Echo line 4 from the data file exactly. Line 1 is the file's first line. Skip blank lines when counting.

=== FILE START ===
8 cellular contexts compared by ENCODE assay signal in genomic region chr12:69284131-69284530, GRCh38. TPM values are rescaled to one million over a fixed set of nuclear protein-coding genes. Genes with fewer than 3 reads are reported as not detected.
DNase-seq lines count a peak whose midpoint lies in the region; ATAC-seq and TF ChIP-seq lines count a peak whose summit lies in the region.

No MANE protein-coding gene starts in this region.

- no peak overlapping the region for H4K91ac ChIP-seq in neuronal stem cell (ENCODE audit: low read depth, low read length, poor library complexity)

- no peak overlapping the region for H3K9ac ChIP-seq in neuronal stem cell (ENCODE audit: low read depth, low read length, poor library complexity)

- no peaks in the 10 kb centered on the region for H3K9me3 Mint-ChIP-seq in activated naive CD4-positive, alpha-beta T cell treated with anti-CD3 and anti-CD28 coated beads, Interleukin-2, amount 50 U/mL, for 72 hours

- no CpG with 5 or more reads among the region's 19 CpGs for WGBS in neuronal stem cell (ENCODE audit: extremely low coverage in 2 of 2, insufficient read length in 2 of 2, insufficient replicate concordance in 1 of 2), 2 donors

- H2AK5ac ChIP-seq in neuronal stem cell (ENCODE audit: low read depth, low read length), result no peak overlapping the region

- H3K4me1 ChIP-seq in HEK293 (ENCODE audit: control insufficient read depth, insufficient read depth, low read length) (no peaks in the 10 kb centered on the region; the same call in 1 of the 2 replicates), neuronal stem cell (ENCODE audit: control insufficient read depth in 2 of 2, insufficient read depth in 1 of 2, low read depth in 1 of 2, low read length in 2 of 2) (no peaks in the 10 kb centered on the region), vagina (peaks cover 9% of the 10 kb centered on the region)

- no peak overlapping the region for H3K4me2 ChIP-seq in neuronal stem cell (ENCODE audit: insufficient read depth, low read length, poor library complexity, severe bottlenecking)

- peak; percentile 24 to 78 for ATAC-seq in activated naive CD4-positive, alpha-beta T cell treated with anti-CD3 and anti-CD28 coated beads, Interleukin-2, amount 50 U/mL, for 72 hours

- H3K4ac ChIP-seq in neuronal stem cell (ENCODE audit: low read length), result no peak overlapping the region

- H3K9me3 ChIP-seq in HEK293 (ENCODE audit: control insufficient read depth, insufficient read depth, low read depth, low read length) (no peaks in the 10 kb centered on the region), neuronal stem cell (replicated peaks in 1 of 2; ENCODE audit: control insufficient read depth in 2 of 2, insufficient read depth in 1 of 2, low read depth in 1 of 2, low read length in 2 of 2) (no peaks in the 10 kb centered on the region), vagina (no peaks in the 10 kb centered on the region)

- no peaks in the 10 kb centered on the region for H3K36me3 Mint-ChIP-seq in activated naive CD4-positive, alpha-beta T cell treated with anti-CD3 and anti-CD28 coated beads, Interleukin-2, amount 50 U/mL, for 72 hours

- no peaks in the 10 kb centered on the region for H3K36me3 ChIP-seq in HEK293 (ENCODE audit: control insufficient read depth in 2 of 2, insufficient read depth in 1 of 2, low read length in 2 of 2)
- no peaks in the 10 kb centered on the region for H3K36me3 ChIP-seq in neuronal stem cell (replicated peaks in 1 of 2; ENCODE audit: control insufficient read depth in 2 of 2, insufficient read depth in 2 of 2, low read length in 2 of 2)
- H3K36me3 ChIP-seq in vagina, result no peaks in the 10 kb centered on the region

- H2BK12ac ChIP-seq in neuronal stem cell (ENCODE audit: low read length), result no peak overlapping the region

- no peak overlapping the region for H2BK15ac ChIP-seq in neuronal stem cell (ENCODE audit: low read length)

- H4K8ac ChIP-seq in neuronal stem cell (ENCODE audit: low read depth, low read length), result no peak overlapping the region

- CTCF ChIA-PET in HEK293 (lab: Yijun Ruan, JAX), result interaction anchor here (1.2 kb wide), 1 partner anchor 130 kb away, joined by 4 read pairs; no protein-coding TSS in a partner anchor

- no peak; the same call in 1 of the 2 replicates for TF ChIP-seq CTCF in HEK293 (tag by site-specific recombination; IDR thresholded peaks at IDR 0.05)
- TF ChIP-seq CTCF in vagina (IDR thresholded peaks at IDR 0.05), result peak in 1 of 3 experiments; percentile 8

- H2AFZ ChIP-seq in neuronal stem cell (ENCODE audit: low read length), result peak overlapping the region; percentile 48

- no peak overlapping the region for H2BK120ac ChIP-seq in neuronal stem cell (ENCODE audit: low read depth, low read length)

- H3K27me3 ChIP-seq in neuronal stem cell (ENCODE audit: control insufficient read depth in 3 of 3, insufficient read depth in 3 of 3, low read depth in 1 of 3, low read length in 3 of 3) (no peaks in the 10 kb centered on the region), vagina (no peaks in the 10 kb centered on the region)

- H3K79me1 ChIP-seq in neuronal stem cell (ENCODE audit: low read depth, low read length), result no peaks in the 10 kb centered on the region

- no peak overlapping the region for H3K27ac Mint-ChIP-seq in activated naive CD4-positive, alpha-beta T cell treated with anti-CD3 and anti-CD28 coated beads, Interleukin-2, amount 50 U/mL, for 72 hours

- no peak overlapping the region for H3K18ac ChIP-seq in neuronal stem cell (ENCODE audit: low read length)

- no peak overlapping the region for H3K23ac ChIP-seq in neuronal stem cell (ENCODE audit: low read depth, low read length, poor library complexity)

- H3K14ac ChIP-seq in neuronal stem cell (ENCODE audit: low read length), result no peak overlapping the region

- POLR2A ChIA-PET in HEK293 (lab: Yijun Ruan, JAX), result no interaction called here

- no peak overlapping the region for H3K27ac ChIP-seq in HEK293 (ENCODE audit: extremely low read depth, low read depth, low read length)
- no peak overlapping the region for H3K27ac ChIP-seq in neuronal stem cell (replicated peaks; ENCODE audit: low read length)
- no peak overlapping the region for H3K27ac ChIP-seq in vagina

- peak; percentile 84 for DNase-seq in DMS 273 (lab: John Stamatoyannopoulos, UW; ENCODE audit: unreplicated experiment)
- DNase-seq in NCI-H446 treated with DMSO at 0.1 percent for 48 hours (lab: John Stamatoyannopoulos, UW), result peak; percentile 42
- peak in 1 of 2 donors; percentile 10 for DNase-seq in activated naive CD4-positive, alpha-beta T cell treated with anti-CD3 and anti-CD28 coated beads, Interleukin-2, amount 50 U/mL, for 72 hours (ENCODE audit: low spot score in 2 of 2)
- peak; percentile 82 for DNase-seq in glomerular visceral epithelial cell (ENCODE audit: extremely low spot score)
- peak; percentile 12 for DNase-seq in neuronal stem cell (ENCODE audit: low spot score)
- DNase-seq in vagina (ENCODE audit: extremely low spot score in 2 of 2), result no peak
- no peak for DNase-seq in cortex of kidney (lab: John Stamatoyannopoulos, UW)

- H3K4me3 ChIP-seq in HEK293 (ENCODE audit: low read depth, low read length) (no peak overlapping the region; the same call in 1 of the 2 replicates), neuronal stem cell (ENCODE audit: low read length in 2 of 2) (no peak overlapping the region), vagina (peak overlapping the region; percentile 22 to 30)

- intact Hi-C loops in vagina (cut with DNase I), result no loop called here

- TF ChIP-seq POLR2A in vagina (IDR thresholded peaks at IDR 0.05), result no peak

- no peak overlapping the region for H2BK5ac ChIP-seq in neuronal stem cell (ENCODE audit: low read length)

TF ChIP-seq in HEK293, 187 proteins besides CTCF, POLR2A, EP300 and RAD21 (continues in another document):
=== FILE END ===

- no peak overlapping the region for H4K91ac ChIP-seq in neuronal stem cell (ENCODE audit: low read depth, low read length, poor library complexity)